** Find yourself some Bokoblins on horseback. If there's a silver Bokoblin, kill him right away because he'll be a dickhead with perfect aim. Then, run around on foot dodging the remaining horseback Bokoblins' arrows, picking them up as you go and they never run out. You'll have a couple hundred arrows in no time flat. The best place I've found to do this is just West of the horseback archery camp.

post #83 of 113

If you  level up immensely before facing Ganon like some of you sound like you are, then don't be surprised how easy he is. I maxed out the ancient armor, the of the Wild attire, and loaded up on ancient and bomb arrows and found the final fight pretty straightfoward. You'll see how beating all the Divine Beasts makes it even easier. Still a great game. I kind of love how the hardcore fans are at a loss on where to place this in the Zelda timeline. Just roll with it guys.   

post #84 of 113

Yeah, the Divine Beast dungeons themselves have been really quick and easy up to this point. Which, honestly, was a little refreshing the first time around, since I never want to go through another tedious Lord Jabu Jabu or Water Temple ever again. But, I was expecting something a little more in-depth, overall. The bosses in each of them even easier. I hope Ganon is at least a little challenging, but Link is regarded a such a badass throughout the game, and the reason Ganon won 100 years ago was...

 

Warning: Spoiler! (Click to show)
... because he blindsided everyone by taking control of the beasts and the Guardians. The fact that Link fought and beat dozens of Guardians at Fort Hateno before losing and having to be put in stasis attests to this. The fact that now he's taking the fight directly to Ganon after however much time rallying the champions, gathering weapons and armor and buffing himself up with training in Sheikah temples and... cooking... supports the idea that Ganon shouldn't be horribly difficult to beat.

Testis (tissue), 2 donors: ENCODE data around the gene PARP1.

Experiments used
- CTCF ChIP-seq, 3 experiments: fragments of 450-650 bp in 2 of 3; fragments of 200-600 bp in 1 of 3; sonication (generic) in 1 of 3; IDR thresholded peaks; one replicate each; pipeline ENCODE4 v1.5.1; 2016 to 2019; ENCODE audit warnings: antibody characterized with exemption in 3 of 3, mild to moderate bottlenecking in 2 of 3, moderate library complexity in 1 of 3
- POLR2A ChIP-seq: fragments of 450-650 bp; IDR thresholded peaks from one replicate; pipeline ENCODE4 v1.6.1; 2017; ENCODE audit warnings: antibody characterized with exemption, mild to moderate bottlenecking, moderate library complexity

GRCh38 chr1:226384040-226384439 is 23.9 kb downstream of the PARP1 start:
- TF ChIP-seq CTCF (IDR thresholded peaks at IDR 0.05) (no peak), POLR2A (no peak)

It's more about the journey - Link recovering from nearly dying, regaining his memories, regaining his fighting ability and the support of his allies - than the destination. And I'm cool with that.

post #85 of 113

I've really liked the Beasts and shrines, I just wish they'd thrown in a couple of traditional dungeons on the the way.  I made a quick trip into Hyrule Castle a while back, made it as far as the library before turning back, but I found that I missed that sort of indoor experience.  Just a complex cave and maybe something inside Akkala tower would've been enough.  Like maybe have one those skull hideouts hiding a deep cave system with some kind of spider boss.

 

Also, this game let me fight graboids, complete with baiting them with bombs from atop residual boulders.  If only I could pole-vault with my lizal spear.

 

I was trying to think of what might be a cool reward for a dungeon aside from a heart, and thought some kind of charm you could attach to a weapon so that it would "recharge" like the Master Sword would be cool.  I've had a Royal Guard's sword I picked up in the castle just sitting in my inventory for weeks that I treat as too precious to use. I'll get to it after I've exhausted the 5 royal broadswords I keep cylcing in. That might be a good balance for people upset at weapon degradation or who are hesitant to use more rare weapons.